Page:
“When I was a teenager at an all-girls school in Baltimore, I was surrounded by all these girls with so much potential. They were smart, they were funny, they had ambitions for their lives. But so often, they were paralyzed by this idea that they weren’t enough. And mostly it came back to beauty: ‘I’m not pretty enough,’ ‘I’m not skinny enough,’ or they would measure their self-worth in the context of boys: ‘He doesn’t like me,’” Piper explained.
“No matter how many other things these girls could offer the world, it always seemed like they would take these other beliefs as truth. They came to really believe that they don’t have worth, that they’re not enough, and that nothing they had to offer was enough. The conversations that Mary and I have had challenge this whole notion: That’s not true, you are enough. And we’re going to talk about why.”
The prettygirl revolution was born.
What defines a “prettygirl”?
Today their business offers a variety of services, from empowerment seminars to one-on-one coaching to book clubs, with the shared goal of providing a context for women to engage with one another and to decide for themselves what defines a “prettygirl.”
Through their services, Genetti and Piper address topics about body image, self-worth and self-respect, sexual pressure, the representation of femininity and beauty in the media, gender roles, feminism, and the effects of social media, competition, and comparison, as well as self-discovery and learning to live what they call “your authentic life.”
“These issues are facing girls from the day they’re born—if not before, if not the day their parents’ find out their gender,” Genetti said.
“But I don’t think people realize these societal pressures, how things are affecting them and why, until they are in a place of self-actualization and self-exploration. And that happens more in college than at any other time before.”
The growing revolution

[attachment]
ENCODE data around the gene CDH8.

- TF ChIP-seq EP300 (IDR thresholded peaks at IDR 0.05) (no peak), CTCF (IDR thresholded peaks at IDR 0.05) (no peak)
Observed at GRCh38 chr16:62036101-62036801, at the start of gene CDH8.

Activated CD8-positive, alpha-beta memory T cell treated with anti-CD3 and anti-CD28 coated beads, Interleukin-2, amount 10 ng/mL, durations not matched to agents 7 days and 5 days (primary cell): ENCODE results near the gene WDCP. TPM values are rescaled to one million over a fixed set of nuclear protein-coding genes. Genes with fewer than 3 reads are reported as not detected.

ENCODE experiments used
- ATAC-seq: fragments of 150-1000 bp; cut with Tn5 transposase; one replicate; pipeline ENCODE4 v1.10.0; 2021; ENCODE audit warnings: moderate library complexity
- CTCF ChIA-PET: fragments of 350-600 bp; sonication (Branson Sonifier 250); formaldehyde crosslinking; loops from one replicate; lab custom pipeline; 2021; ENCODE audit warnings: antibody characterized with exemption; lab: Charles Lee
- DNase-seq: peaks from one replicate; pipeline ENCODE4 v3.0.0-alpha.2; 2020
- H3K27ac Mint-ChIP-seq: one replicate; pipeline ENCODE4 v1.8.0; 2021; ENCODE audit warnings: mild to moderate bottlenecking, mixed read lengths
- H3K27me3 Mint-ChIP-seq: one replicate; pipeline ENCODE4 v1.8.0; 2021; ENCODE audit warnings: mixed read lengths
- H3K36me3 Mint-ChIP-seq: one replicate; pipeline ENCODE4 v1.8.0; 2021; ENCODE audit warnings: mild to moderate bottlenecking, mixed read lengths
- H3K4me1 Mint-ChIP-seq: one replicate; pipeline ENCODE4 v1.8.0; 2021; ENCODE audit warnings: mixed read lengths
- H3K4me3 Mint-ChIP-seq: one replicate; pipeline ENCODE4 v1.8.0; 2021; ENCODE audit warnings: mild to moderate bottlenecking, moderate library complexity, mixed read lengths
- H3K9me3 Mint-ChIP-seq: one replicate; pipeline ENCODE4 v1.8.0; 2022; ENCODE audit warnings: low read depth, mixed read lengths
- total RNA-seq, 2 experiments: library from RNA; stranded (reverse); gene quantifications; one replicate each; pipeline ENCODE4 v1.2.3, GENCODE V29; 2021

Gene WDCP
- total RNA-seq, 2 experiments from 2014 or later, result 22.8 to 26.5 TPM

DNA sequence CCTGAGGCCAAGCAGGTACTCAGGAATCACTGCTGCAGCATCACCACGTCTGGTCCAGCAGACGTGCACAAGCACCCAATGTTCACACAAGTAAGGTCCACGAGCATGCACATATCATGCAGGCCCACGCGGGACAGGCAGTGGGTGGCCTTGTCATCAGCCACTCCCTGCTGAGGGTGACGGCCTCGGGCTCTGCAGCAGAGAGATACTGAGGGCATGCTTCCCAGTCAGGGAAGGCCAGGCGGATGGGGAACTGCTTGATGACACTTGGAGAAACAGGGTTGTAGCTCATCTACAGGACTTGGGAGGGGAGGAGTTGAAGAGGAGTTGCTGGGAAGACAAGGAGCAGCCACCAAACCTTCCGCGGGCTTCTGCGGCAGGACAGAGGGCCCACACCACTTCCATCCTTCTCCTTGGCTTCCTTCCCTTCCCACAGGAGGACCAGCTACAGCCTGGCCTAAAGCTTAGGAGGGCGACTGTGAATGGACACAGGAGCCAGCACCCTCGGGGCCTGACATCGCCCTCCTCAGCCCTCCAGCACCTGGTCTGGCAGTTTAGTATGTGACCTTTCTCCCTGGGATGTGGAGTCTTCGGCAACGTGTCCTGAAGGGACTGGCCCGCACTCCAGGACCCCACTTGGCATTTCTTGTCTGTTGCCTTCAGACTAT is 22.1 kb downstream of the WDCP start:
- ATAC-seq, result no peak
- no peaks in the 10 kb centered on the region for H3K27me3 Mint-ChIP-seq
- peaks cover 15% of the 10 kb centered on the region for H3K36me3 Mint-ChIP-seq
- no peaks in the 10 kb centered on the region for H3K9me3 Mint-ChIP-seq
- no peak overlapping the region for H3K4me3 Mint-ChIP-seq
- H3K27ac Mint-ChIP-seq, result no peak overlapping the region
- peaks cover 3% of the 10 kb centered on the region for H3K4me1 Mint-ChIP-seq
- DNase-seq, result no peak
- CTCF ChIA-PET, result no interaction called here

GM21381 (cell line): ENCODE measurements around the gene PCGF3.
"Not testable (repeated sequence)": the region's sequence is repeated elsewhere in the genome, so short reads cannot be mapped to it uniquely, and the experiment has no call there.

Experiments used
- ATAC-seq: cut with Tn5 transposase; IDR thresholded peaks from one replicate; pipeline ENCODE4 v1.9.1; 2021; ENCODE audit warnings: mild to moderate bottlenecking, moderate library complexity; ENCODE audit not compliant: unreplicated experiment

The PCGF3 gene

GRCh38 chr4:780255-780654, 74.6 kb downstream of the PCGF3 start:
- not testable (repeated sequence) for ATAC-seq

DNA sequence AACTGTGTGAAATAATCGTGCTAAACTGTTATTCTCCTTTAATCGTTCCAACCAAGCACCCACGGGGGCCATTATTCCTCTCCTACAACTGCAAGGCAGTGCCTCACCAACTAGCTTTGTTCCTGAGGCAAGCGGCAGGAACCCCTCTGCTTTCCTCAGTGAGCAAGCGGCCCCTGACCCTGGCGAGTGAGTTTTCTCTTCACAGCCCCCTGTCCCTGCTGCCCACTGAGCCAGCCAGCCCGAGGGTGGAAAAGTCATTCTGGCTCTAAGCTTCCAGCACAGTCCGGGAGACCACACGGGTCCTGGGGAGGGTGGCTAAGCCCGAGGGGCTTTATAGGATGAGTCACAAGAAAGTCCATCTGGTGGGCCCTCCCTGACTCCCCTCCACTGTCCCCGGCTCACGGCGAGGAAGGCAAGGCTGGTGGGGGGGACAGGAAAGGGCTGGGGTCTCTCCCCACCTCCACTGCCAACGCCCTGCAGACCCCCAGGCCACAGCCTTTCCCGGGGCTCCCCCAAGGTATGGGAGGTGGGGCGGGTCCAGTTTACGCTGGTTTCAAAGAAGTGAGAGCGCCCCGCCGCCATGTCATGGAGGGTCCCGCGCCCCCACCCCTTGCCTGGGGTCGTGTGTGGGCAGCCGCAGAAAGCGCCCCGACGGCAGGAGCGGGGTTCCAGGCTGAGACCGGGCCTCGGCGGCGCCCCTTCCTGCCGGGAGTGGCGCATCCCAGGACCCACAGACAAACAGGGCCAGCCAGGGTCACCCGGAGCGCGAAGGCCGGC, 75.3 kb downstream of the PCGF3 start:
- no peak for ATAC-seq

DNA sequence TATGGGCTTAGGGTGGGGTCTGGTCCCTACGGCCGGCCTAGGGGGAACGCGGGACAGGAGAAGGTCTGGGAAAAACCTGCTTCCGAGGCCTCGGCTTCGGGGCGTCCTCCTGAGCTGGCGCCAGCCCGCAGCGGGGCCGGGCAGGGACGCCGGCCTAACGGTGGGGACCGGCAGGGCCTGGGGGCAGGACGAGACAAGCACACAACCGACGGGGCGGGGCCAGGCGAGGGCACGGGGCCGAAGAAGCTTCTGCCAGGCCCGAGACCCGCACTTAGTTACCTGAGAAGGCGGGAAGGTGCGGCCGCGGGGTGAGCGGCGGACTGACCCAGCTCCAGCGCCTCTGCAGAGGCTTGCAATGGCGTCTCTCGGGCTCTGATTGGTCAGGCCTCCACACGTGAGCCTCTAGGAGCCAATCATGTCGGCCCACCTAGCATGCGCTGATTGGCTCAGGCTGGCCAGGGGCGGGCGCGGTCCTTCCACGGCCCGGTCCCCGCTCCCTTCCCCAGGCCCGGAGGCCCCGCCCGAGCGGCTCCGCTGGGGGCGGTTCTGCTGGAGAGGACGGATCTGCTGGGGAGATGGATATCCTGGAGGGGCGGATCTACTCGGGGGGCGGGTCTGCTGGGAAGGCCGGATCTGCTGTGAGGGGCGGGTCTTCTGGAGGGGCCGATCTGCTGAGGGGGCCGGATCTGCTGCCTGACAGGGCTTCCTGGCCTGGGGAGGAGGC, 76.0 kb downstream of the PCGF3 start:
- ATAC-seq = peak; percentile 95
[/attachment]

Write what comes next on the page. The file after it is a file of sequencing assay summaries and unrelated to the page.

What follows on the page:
Genetti and Piper give presentations to sororities and retreat groups, at assemblies for all-girl high schools, and at university wellness fairs and women’s centers. Their reach has expanded to include events at yoga studios and other local businesses in Baltimore, where they facilitate conversations about the challenges young female professionals face in their transition after college. And they organize discussion groups for mothers of adolescent and college-aged females who seek resources to help them connect with and build confidence within their daughters.
“It’s incredible to see young women lining up after to tell us that our presentation gave them hope, that these things have been weighing on them, and that they feel a connection to us, knowing that we care about these issues and that we too have struggled with them,” Piper said.
Genetti and Piper hope to create clubs on high school and college campuses to continue these conversations. Their intention is to build organizations with the girls that hear and relate to their message in order to foster self-exploration and female empowerment and add more voices to their revolution.
They are currently working on a book about their own journeys to defining beauty and self-worth, as well as a series of YouTube videos to reach a larger audience of girls beyond those who attend the seminars at Baltimore-area high schools and colleges.
“By sharing our stories, our experiences, and our journeys of how we got to a place where we do feel like we have worth, where we do feel like we deserve all the love the universe can hold—to be able to say that to someone, give them that story, and let them know that they’re not alone is such a gift,” Genetti said.
To learn more about the prettygirl revolution and its services, visit www.theprettygirlrevolution.com. For information on upcoming seminars, workshops, and community events in the Baltimore area, follow the prettygirl revolution on Facebook.